dc.description.abstractPurpose/Objectives: To increase awareness of nursing staff about the obesity epidemic and provide nursing staff with tools for self-care and patient education. Background/Rationale: It is estimated that 62% of Americans are considered either overweight or obese. One of the objectives of Healthy People 2010 is to reduce the prevalence of obesity to less than 15%. Overweight and obesity contributes significantly to other illnesses such as high blood pressure, high cholesterol, Type 2 diabetes, heart disease and stroke, osteoarthritis, sleep disturbances, respiratory problems and certain types of cancers. Description of the Project: The nursing staff completed a knowledge assessment about the prevalence of obesity, its implications, and nutrition facts. CNS's worked with multidisciplinary groups to provide expanded content in Patient Education classes. A patient teaching plan was designed to provide guidance in education for patients across the continuum of care. CNS's and other disciplines provided educational sessions to the nursing staff regarding physical and psychological aspects of care of obese patients. For nurses themselves, the Weight Watchers at Work program is available on-site. Outcomes: Process improvements in care include patient-oriented care tracks focused on post-surgical care following bariatric surgery, improved equipment for care of obese patients, and structured educational materials for multidisciplinary use. The Obesity patient teaching plan has been introduced to nurses in inpatient and outpatient settings. Nursing maintains an active role in the Cleveland Clinic Weight Management Program through consultation, clinical care, and education. Over 60 hospital employees have been involved in the Weight Watchers at Work program. Conclusion: The CNS, a recognized clinical expert among nursing staff, is poised to lead educational improvement programs for both patients and nursing staff to combat the burgeoning epidemic. Implications for Nursing Practice: Nurses must be conversant with strategies to address obesity in their patients and their own personal lives.en_GB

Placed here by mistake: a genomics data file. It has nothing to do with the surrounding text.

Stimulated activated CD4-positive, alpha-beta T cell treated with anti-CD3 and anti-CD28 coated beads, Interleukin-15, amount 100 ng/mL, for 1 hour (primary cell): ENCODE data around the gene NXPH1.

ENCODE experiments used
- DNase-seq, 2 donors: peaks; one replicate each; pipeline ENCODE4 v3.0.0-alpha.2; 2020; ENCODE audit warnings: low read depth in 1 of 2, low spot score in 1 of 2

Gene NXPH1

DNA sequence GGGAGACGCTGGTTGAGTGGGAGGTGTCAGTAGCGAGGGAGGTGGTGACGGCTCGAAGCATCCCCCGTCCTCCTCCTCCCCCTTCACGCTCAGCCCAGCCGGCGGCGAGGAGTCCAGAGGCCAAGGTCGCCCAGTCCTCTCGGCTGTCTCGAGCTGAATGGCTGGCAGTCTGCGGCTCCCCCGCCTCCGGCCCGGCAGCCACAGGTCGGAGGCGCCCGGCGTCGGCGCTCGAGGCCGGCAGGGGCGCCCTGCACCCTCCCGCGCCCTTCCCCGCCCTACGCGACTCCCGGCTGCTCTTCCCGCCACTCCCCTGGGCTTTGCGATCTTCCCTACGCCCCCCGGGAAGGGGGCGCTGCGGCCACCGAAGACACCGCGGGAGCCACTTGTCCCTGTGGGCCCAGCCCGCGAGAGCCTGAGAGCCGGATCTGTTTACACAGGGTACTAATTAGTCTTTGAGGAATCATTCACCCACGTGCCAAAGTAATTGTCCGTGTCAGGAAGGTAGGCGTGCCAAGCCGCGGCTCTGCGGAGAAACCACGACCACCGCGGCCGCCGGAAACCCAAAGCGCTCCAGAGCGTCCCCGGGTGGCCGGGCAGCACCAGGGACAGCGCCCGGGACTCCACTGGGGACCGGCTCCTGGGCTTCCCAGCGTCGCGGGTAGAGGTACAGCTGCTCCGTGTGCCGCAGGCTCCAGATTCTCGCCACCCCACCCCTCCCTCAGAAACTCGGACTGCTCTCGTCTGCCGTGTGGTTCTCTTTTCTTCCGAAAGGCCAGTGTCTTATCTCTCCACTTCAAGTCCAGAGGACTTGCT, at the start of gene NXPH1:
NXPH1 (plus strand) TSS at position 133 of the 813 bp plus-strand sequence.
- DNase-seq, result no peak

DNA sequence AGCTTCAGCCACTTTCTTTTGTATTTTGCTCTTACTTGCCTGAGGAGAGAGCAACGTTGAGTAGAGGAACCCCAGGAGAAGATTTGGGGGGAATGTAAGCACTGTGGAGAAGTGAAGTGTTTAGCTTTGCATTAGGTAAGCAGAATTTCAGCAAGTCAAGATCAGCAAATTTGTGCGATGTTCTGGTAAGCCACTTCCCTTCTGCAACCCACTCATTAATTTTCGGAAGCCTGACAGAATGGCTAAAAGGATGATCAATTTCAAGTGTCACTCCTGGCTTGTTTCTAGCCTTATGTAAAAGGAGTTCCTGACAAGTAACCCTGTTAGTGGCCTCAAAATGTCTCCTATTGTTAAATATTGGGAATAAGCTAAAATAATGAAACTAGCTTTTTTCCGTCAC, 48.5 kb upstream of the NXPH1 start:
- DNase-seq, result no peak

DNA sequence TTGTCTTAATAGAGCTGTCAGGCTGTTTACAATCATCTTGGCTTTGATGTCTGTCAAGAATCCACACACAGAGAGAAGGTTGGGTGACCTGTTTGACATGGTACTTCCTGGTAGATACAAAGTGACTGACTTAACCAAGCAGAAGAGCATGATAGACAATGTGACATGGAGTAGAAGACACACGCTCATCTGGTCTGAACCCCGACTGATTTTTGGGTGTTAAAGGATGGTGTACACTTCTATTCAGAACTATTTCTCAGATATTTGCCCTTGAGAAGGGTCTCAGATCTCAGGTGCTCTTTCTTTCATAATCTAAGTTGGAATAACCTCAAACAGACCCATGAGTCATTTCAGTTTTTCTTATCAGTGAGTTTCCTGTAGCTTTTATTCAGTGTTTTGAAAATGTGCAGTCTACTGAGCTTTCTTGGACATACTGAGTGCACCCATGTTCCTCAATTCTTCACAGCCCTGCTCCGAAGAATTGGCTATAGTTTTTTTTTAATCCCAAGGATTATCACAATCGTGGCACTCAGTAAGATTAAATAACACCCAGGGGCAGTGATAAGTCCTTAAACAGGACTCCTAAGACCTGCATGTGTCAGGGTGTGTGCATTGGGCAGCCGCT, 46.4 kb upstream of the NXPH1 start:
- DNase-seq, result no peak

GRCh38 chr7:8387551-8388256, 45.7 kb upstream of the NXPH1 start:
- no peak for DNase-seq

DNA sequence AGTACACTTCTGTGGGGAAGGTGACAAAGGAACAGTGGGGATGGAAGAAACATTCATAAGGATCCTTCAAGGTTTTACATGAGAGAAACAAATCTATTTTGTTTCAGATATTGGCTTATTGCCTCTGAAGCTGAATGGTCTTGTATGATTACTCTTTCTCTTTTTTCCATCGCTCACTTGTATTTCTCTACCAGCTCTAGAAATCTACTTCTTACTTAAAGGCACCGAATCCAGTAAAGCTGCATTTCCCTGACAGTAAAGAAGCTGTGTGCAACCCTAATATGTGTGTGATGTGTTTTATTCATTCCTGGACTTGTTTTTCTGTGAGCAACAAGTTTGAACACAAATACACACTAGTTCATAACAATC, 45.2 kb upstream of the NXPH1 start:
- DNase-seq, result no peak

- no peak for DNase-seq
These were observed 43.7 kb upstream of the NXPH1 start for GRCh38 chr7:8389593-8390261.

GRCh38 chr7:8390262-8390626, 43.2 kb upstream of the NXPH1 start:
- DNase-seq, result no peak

dc.date.available2011-10-27T11:40:58Z-
dc.date.issued2011-10-27en_GB
dc.date.accessioned2011-10-27T11:40:58Z-
dc.conference.date2004en_US
dc.conference.name2004 NACNS Conference, Renaissance in CNS Practice: Transforming Nursing in the 21st Centuryen_US
dc.conference.hostNACNS - National Association of Clinical Nurse Specialistsen_US
dc.conference.locationSan Antonio, Texas, USAen_US
dc.descriptionConference theme: Renaissance in CNS Practice: Transforming Nursing in the 21st Century, held on March 11 to 13, 2004 in San Antonio, Texas, USAen_US
dc.description.noteThis is an abstract-only submission. If the author has submitted a full-text item based on this abstract, you may find it by browsing the Virginia Henderson Global Nursing e-Repository by author. If author contact information is available in this abstract, please feel free to contact him or her with your queries regarding this submission. Alternatively, please contact the conference host, journal, or publisher (according to the circumstance) for further details regarding this item. If a citation is listed in this record, the item has been published and is available via open-access avenues or a journal/database subscription. Contact your library for assistance in obtaining the as-published article.en_US